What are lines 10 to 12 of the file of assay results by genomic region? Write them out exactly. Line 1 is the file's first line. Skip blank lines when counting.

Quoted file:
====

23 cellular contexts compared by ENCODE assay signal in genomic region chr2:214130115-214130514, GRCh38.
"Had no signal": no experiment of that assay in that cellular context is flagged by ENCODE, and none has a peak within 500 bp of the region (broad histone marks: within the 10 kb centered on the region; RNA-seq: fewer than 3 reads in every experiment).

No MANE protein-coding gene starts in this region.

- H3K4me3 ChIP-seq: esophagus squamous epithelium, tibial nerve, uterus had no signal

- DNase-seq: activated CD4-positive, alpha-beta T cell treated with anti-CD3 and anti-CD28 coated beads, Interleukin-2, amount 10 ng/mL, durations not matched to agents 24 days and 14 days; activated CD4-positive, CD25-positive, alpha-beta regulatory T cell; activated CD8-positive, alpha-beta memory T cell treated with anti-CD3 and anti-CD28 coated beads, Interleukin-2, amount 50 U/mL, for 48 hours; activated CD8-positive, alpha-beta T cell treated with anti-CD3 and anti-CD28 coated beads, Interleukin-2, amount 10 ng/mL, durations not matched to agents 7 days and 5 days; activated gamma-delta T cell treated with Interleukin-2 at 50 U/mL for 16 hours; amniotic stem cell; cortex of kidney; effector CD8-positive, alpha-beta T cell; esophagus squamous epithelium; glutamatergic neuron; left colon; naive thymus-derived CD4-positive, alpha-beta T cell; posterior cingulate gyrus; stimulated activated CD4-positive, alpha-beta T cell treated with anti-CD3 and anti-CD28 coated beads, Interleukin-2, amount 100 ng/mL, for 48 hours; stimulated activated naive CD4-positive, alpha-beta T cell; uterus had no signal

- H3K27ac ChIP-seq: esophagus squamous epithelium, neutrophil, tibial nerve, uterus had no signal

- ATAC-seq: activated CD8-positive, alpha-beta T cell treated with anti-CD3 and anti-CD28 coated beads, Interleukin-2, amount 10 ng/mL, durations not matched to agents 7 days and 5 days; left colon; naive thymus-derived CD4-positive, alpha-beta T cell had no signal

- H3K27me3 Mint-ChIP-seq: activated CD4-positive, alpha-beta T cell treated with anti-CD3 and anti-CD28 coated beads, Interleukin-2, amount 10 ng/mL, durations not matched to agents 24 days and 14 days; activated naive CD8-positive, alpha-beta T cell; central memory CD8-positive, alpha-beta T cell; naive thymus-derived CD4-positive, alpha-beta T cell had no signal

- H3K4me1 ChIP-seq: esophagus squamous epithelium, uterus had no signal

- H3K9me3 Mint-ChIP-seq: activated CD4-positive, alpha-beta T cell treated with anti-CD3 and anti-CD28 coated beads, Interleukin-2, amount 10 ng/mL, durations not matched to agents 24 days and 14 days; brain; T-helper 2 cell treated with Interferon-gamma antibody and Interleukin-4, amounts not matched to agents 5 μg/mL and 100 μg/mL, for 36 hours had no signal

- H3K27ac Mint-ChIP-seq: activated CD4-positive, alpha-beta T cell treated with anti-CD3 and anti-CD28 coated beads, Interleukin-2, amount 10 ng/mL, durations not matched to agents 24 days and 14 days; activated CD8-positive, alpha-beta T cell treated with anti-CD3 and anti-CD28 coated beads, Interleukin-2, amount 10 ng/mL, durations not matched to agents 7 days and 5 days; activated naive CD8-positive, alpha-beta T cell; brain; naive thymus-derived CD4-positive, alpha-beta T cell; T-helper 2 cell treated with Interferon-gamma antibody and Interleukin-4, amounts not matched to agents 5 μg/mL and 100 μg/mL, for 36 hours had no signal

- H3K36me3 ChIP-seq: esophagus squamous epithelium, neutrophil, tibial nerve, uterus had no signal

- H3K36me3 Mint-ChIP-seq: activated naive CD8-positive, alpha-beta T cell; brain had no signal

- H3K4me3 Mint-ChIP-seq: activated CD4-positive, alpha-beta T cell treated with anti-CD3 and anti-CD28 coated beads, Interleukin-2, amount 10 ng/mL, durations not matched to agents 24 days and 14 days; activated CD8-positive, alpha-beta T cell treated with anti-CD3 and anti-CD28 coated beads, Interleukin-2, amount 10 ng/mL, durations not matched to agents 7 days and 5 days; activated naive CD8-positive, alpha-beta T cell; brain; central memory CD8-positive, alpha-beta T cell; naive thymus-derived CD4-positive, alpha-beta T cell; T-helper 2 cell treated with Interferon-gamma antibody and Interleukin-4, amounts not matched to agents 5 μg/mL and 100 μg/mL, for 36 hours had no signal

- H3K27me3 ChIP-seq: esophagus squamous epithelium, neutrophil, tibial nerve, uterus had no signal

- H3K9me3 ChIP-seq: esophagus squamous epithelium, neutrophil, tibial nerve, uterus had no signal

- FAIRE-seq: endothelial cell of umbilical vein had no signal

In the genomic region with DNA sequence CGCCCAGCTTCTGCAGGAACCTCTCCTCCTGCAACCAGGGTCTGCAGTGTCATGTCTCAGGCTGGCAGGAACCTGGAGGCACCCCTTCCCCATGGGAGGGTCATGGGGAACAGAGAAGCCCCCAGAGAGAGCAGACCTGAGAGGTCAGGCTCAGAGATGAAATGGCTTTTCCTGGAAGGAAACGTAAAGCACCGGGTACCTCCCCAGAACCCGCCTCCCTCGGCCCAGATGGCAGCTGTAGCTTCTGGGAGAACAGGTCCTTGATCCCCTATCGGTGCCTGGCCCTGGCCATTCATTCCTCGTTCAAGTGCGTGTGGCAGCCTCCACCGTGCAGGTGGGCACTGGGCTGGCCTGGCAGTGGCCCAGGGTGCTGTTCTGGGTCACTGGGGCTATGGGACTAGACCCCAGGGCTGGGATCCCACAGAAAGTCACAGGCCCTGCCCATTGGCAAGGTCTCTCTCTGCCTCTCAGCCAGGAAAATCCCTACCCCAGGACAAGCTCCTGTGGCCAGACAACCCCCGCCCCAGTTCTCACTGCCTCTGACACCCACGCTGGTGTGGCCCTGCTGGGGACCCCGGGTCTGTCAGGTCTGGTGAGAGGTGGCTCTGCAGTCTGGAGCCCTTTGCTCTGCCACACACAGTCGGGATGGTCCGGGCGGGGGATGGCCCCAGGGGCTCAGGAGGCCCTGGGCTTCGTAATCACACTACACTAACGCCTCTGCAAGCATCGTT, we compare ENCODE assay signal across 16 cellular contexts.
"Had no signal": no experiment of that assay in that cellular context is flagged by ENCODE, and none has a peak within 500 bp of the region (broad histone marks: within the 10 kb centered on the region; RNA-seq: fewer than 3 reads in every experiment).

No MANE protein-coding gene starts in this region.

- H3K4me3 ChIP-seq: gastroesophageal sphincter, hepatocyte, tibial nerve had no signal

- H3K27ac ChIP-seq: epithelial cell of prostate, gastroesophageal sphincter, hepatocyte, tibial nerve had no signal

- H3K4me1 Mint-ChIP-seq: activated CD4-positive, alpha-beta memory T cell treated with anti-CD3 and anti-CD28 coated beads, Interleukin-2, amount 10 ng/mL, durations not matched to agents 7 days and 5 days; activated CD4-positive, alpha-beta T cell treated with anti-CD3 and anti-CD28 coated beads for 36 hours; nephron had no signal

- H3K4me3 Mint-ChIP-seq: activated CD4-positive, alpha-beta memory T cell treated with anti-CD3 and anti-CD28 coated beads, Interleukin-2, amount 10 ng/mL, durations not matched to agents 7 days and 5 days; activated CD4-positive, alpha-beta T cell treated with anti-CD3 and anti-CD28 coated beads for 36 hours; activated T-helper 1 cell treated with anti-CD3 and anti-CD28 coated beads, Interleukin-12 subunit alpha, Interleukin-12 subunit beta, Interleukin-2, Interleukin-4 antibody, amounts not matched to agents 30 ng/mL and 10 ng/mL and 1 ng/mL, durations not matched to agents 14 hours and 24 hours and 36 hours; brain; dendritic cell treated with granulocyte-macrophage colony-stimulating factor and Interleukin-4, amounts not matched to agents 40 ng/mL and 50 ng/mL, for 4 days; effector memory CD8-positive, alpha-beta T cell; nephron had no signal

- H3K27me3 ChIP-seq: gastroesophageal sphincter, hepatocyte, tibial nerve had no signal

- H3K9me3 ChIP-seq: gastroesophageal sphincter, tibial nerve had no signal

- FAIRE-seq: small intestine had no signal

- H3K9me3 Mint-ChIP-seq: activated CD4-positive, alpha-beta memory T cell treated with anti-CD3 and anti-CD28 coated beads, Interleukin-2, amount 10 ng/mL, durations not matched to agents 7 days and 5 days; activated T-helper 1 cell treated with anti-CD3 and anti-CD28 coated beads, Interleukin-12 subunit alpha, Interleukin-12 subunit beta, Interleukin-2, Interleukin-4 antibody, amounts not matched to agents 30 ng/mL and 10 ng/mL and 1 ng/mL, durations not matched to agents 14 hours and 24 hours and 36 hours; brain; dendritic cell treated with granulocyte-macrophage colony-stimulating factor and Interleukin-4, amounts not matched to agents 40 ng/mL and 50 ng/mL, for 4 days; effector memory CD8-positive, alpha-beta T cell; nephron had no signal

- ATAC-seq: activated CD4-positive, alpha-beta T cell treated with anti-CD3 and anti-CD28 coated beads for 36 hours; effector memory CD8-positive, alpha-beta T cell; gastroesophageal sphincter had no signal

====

- H3K9me3 Mint-ChIP-seq: activated CD4-positive, alpha-beta T cell treated with anti-CD3 and anti-CD28 coated beads, Interleukin-2, amount 10 ng/mL, durations not matched to agents 24 days and 14 days; brain; T-helper 2 cell treated with Interferon-gamma antibody and Interleukin-4, amounts not matched to agents 5 μg/mL and 100 μg/mL, for 36 hours had no signal

- H3K27ac Mint-ChIP-seq: activated CD4-positive, alpha-beta T cell treated with anti-CD3 and anti-CD28 coated beads, Interleukin-2, amount 10 ng/mL, durations not matched to agents 24 days and 14 days; activated CD8-positive, alpha-beta T cell treated with anti-CD3 and anti-CD28 coated beads, Interleukin-2, amount 10 ng/mL, durations not matched to agents 7 days and 5 days; activated naive CD8-positive, alpha-beta T cell; brain; naive thymus-derived CD4-positive, alpha-beta T cell; T-helper 2 cell treated with Interferon-gamma antibody and Interleukin-4, amounts not matched to agents 5 μg/mL and 100 μg/mL, for 36 hours had no signal

- H3K36me3 ChIP-seq: esophagus squamous epithelium, neutrophil, tibial nerve, uterus had no signal